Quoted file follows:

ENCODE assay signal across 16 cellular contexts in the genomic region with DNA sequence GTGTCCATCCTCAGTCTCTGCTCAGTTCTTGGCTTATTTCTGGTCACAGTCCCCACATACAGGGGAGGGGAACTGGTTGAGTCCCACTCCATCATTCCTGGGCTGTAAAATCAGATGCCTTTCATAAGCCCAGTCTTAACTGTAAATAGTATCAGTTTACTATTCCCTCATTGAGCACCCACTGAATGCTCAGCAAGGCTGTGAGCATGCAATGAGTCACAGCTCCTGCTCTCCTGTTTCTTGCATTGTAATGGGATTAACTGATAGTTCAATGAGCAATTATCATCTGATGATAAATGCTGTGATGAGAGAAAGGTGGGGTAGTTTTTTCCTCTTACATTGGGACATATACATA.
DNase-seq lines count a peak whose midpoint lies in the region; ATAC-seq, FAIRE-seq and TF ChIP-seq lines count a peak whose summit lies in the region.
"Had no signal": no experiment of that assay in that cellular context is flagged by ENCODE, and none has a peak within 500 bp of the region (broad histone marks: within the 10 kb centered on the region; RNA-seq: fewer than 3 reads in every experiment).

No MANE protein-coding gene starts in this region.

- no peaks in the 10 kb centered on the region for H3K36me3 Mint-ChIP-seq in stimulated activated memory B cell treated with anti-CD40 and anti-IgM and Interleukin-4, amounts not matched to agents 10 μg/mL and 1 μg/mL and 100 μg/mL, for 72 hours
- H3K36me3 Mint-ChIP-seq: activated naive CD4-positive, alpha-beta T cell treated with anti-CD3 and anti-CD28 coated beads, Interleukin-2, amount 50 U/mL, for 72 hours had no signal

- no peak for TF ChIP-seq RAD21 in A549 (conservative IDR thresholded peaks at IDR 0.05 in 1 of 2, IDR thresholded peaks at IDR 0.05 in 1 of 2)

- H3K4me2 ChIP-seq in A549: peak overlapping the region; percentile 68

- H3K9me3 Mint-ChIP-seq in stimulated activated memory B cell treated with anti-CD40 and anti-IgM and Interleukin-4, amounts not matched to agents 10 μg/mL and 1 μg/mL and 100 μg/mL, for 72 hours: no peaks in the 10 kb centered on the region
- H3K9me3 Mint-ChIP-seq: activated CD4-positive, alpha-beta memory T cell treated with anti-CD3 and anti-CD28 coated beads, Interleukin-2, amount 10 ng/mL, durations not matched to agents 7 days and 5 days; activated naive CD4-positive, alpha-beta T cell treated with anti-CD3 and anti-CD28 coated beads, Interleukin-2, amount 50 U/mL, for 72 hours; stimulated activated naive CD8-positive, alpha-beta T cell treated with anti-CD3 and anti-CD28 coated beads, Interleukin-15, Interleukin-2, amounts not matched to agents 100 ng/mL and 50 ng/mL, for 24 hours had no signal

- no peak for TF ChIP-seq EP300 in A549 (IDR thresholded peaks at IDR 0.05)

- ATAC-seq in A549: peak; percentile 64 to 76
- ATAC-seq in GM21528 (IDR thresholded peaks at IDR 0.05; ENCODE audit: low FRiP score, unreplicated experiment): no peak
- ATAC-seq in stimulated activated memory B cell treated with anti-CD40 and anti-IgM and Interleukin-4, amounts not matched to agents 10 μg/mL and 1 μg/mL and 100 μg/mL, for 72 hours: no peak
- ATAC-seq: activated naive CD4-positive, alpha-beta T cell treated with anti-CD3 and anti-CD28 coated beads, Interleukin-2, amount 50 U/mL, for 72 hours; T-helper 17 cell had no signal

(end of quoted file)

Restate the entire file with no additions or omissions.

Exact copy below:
ENCODE assay signal across 16 cellular contexts in the genomic region with DNA sequence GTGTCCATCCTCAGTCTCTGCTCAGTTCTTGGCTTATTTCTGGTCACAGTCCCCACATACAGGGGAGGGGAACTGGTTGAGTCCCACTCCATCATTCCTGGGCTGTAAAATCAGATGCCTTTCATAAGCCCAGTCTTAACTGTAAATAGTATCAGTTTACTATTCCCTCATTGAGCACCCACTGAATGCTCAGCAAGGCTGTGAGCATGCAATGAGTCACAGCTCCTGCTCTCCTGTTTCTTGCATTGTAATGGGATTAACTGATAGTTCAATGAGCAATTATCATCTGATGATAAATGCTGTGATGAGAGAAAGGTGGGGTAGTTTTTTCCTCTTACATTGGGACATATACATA.
DNase-seq lines count a peak whose midpoint lies in the region; ATAC-seq, FAIRE-seq and TF ChIP-seq lines count a peak whose summit lies in the region.
"Had no signal": no experiment of that assay in that cellular context is flagged by ENCODE, and none has a peak within 500 bp of the region (broad histone marks: within the 10 kb centered on the region; RNA-seq: fewer than 3 reads in every experiment).

No MANE protein-coding gene starts in this region.

- no peaks in the 10 kb centered on the region for H3K36me3 Mint-ChIP-seq in stimulated activated memory B cell treated with anti-CD40 and anti-IgM and Interleukin-4, amounts not matched to agents 10 μg/mL and 1 μg/mL and 100 μg/mL, for 72 hours
- H3K36me3 Mint-ChIP-seq: activated naive CD4-positive, alpha-beta T cell treated with anti-CD3 and anti-CD28 coated beads, Interleukin-2, amount 50 U/mL, for 72 hours had no signal

- no peak for TF ChIP-seq RAD21 in A549 (conservative IDR thresholded peaks at IDR 0.05 in 1 of 2, IDR thresholded peaks at IDR 0.05 in 1 of 2)

- H3K4me2 ChIP-seq in A549: peak overlapping the region; percentile 68

- H3K9me3 Mint-ChIP-seq in stimulated activated memory B cell treated with anti-CD40 and anti-IgM and Interleukin-4, amounts not matched to agents 10 μg/mL and 1 μg/mL and 100 μg/mL, for 72 hours: no peaks in the 10 kb centered on the region
- H3K9me3 Mint-ChIP-seq: activated CD4-positive, alpha-beta memory T cell treated with anti-CD3 and anti-CD28 coated beads, Interleukin-2, amount 10 ng/mL, durations not matched to agents 7 days and 5 days; activated naive CD4-positive, alpha-beta T cell treated with anti-CD3 and anti-CD28 coated beads, Interleukin-2, amount 50 U/mL, for 72 hours; stimulated activated naive CD8-positive, alpha-beta T cell treated with anti-CD3 and anti-CD28 coated beads, Interleukin-15, Interleukin-2, amounts not matched to agents 100 ng/mL and 50 ng/mL, for 24 hours had no signal

- no peak for TF ChIP-seq EP300 in A549 (IDR thresholded peaks at IDR 0.05)

- ATAC-seq in A549: peak; percentile 64 to 76
- ATAC-seq in GM21528 (IDR thresholded peaks at IDR 0.05; ENCODE audit: low FRiP score, unreplicated experiment): no peak
- ATAC-seq in stimulated activated memory B cell treated with anti-CD40 and anti-IgM and Interleukin-4, amounts not matched to agents 10 μg/mL and 1 μg/mL and 100 μg/mL, for 72 hours: no peak
- ATAC-seq: activated naive CD4-positive, alpha-beta T cell treated with anti-CD3 and anti-CD28 coated beads, Interleukin-2, amount 50 U/mL, for 72 hours; T-helper 17 cell had no signal